Fighting for a U.S. federal budget that prioritizes peace, economic security and shared prosperity
There is an entity whose job it is to prevent this sort of abuse: Congress. With each failure at the Pentagon, Congress is failing, too.
An extra $105 billion in mostly military spending is no small matter, especially on top of the $886 billion military budget that has been working its way through Congress this year. So, how did this thing get so big?
The budget deal struck by the White House and House Republicans begins what could be a long-term shift in federal spending from domestic programs toward the Pentagon.
Our tax dollars should make life better, not go to waste. But the average taxpayer had to shell out over $1,000 for military contractors alone last year.
The president’s budget proposal for the next fiscal year, released March 9, was heralded by human needs groups for preserving and in some cases expanding critical human needs programs to address poverty, hunger, health care, and protect children and seniors in particular.
But as our chart shows, the Biden budget continues to fund the Pentagon and war at levels that far outpace all federal programs for housing, education, public health, and more.
Current military spending is higher than the height of military spending during the Reagan years at the height of the Cold War. Looking further back, the Biden request is higher than the height of the Vietnam or Korean wars, too.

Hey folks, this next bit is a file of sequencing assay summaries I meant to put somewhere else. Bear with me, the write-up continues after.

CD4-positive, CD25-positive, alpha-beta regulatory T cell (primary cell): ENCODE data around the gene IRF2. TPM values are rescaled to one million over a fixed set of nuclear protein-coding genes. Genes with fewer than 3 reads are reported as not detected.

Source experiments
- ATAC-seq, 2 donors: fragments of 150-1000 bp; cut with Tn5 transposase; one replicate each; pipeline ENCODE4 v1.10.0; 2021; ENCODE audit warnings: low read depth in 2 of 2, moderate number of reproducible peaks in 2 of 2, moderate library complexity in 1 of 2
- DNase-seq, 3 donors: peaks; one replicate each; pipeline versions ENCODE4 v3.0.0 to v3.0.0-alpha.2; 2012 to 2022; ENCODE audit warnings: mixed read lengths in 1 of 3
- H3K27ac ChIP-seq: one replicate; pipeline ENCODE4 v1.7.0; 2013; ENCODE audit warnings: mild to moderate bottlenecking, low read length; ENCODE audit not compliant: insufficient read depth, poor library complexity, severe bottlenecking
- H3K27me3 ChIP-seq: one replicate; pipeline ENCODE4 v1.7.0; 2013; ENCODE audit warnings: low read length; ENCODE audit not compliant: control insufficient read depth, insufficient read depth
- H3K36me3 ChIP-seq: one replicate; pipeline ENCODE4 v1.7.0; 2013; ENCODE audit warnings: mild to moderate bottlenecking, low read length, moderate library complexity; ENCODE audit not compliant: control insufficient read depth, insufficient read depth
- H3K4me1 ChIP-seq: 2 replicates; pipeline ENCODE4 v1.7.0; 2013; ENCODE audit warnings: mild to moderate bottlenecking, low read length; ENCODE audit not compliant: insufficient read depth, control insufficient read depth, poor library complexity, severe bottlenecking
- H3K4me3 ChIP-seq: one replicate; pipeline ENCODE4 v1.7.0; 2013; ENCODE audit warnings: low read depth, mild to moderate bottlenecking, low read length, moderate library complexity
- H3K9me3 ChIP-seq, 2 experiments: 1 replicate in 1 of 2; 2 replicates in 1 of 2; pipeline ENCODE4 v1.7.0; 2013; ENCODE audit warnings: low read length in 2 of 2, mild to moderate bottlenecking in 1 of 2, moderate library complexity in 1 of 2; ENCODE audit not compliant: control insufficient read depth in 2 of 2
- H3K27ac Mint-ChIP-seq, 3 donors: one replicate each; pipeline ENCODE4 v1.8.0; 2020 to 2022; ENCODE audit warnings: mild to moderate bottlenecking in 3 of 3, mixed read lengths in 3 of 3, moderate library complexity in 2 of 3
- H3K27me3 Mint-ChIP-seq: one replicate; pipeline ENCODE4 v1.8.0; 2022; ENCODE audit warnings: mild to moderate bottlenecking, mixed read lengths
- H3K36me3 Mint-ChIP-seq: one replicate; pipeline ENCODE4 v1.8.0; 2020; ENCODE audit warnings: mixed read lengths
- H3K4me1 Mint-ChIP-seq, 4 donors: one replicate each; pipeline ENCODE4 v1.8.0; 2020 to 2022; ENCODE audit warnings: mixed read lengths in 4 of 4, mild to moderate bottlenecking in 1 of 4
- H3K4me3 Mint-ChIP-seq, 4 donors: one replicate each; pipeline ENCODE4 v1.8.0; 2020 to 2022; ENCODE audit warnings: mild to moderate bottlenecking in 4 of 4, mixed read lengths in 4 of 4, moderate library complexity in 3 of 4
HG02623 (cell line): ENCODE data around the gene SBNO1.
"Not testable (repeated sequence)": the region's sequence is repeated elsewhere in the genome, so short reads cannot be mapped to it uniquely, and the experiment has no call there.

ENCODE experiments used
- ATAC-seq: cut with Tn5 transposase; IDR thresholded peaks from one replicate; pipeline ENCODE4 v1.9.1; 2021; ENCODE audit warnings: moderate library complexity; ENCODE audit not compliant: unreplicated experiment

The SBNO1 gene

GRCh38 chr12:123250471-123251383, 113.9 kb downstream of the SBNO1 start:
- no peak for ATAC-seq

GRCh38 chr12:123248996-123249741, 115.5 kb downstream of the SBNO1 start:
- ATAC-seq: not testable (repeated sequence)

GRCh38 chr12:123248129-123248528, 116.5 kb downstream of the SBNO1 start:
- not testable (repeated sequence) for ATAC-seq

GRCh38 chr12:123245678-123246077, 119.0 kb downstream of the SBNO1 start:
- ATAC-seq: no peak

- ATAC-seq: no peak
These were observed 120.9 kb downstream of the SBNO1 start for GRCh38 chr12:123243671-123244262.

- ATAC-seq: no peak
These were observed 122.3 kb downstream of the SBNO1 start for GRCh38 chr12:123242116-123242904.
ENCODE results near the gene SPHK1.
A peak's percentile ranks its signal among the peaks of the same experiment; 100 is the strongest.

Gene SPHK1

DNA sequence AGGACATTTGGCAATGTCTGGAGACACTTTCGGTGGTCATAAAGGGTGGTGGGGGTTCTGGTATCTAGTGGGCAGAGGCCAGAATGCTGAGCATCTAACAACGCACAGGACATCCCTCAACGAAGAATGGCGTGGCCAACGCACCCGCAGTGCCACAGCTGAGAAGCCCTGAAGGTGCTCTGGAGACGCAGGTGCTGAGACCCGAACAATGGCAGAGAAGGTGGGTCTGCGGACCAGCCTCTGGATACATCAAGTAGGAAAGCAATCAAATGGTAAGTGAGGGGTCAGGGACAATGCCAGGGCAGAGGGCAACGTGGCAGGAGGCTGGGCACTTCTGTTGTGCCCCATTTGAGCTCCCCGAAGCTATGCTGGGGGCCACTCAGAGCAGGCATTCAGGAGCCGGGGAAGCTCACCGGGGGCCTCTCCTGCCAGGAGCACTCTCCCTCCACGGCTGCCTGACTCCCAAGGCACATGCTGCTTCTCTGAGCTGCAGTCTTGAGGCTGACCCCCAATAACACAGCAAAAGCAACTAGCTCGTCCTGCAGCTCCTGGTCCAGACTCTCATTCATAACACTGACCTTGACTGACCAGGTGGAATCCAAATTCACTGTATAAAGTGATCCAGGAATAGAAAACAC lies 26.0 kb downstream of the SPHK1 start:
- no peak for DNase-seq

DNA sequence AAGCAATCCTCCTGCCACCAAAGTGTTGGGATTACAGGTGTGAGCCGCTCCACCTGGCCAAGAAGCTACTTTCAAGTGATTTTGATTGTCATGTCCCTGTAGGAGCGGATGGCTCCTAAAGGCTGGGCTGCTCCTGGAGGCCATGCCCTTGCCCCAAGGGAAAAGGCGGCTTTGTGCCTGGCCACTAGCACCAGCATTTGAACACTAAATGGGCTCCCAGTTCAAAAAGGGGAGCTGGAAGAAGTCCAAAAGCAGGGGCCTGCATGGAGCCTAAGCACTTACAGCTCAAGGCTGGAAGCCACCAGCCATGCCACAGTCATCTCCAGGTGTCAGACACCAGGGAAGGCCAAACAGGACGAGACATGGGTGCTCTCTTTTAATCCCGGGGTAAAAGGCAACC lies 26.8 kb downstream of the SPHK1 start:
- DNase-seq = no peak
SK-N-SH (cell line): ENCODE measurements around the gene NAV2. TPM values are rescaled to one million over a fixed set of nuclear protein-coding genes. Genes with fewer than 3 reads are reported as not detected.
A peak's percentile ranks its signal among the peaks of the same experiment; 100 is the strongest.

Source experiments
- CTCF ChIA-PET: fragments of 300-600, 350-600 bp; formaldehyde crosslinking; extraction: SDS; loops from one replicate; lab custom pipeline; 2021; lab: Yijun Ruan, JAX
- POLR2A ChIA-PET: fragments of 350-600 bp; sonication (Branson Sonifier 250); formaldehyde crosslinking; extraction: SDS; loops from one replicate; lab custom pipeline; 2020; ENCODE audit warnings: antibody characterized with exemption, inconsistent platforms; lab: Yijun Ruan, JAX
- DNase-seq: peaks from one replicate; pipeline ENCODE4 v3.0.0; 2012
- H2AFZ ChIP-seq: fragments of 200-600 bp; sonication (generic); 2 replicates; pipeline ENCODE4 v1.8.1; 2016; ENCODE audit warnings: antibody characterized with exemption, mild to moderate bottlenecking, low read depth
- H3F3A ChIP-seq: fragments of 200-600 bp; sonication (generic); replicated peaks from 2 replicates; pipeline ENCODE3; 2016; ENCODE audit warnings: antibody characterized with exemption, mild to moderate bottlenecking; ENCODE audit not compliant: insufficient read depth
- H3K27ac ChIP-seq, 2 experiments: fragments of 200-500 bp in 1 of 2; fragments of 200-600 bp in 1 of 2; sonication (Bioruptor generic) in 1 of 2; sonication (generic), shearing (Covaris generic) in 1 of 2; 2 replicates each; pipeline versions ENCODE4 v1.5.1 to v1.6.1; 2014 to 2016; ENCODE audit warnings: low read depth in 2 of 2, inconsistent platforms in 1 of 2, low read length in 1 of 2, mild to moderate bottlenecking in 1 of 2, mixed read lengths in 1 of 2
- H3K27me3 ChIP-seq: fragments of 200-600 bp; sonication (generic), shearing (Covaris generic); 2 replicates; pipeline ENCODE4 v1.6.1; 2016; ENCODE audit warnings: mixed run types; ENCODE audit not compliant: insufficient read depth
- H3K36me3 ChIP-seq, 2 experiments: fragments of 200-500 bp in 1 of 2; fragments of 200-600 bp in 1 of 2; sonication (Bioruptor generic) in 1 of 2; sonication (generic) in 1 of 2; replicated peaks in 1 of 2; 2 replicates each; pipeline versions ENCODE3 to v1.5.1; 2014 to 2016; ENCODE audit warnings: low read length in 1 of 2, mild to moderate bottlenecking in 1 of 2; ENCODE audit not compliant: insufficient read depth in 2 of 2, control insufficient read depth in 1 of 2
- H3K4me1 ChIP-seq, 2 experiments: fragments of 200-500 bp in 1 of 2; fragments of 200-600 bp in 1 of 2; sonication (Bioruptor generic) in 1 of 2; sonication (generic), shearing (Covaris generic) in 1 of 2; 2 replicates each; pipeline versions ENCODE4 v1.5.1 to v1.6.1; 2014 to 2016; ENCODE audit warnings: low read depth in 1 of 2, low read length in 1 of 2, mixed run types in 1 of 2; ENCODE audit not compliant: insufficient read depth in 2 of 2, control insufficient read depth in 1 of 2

While more than half of the federal discretionary budget under the president’s proposal would go to the military, fully two-thirds would go to a combination of the military, veterans’ programs, and heavily militarized homeland security programs.
What would be possible if we had an extra $100 billion to spend on urgent human needs?
Can you imagine the audacity to fail a multi-trillion dollar audit of public funds, and then ask for even more of those taxpayer dollars?
This country’s spending on the Pentagon and nuclear weapons is done in the name of “national security.” Not to mention the billions more for “homeland security,” largely in the form of immigration enforcement, deportations, and border militarization.
Meanwhile, thousands of people in Florida and Puerto Rico are without basic security after Hurricane Ian, having lost power, homes and loved ones to the latest in the string of extreme weather events that have grown more frequent and more devastating due to climate change.